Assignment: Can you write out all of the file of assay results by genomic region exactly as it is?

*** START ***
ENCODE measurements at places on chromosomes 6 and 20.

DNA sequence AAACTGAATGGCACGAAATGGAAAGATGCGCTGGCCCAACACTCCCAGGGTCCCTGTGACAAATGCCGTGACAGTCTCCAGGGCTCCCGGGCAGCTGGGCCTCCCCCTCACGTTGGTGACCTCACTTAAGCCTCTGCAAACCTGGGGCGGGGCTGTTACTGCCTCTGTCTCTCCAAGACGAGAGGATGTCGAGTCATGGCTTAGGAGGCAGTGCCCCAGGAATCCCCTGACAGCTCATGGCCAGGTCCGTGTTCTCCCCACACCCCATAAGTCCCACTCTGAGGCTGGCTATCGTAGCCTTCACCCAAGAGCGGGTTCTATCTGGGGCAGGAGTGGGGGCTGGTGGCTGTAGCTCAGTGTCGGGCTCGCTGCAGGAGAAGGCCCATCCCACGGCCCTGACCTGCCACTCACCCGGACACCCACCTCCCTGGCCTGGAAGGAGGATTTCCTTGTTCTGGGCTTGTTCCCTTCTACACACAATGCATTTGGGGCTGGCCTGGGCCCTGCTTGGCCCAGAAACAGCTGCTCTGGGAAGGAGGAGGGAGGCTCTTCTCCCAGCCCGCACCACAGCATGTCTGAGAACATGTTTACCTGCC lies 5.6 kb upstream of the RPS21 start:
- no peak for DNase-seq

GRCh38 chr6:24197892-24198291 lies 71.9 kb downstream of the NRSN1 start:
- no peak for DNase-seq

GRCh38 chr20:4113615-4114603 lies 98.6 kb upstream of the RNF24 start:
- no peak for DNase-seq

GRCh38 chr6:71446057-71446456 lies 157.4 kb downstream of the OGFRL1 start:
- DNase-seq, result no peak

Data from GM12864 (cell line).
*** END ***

ENCODE measurements at places on chromosomes 6 and 20.

DNA sequence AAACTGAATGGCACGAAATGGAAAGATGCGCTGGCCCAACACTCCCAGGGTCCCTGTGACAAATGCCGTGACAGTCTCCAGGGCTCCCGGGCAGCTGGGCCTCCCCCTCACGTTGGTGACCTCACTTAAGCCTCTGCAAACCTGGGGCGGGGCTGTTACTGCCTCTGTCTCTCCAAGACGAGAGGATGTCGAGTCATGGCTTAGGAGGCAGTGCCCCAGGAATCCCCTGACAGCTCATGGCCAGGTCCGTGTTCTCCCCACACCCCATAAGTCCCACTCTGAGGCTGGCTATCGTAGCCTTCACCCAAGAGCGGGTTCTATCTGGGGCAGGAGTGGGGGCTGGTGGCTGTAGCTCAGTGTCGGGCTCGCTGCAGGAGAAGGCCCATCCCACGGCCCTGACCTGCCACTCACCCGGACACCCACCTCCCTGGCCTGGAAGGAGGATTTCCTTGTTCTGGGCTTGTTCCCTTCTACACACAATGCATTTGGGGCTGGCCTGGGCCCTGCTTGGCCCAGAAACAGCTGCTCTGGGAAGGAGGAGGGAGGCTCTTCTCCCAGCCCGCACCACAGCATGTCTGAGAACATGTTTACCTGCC lies 5.6 kb upstream of the RPS21 start:
- no peak for DNase-seq

GRCh38 chr6:24197892-24198291 lies 71.9 kb downstream of the NRSN1 start:
- no peak for DNase-seq

GRCh38 chr20:4113615-4114603 lies 98.6 kb upstream of the RNF24 start:
- no peak for DNase-seq

GRCh38 chr6:71446057-71446456 lies 157.4 kb downstream of the OGFRL1 start:
- DNase-seq, result no peak

Data from GM12864 (cell line).